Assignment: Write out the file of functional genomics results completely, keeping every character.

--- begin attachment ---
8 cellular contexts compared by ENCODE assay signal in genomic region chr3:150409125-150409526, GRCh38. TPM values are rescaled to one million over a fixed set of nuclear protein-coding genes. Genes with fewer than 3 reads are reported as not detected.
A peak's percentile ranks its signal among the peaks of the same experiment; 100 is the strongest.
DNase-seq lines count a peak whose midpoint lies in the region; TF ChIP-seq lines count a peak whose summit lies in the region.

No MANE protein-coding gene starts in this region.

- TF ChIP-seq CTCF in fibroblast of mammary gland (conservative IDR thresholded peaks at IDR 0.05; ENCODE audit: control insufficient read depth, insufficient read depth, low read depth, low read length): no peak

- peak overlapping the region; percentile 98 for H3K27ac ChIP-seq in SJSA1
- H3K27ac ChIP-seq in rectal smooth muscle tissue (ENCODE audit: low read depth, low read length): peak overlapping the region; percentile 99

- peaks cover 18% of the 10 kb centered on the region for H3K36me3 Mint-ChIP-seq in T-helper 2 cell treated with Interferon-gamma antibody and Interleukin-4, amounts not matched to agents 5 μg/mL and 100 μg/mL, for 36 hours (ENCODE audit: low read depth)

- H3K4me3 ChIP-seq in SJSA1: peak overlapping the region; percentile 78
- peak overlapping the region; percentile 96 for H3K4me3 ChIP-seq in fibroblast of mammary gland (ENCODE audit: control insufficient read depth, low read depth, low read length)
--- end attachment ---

8 cellular contexts compared by ENCODE assay signal in genomic region chr3:150409125-150409526, GRCh38. TPM values are rescaled to one million over a fixed set of nuclear protein-coding genes. Genes with fewer than 3 reads are reported as not detected.
A peak's percentile ranks its signal among the peaks of the same experiment; 100 is the strongest.
DNase-seq lines count a peak whose midpoint lies in the region; TF ChIP-seq lines count a peak whose summit lies in the region.

No MANE protein-coding gene starts in this region.

- TF ChIP-seq CTCF in fibroblast of mammary gland (conservative IDR thresholded peaks at IDR 0.05; ENCODE audit: control insufficient read depth, insufficient read depth, low read depth, low read length): no peak

- peak overlapping the region; percentile 98 for H3K27ac ChIP-seq in SJSA1
- H3K27ac ChIP-seq in rectal smooth muscle tissue (ENCODE audit: low read depth, low read length): peak overlapping the region; percentile 99

- peaks cover 18% of the 10 kb centered on the region for H3K36me3 Mint-ChIP-seq in T-helper 2 cell treated with Interferon-gamma antibody and Interleukin-4, amounts not matched to agents 5 μg/mL and 100 μg/mL, for 36 hours (ENCODE audit: low read depth)

- H3K4me3 ChIP-seq in SJSA1: peak overlapping the region; percentile 78
- peak overlapping the region; percentile 96 for H3K4me3 ChIP-seq in fibroblast of mammary gland (ENCODE audit: control insufficient read depth, low read depth, low read length)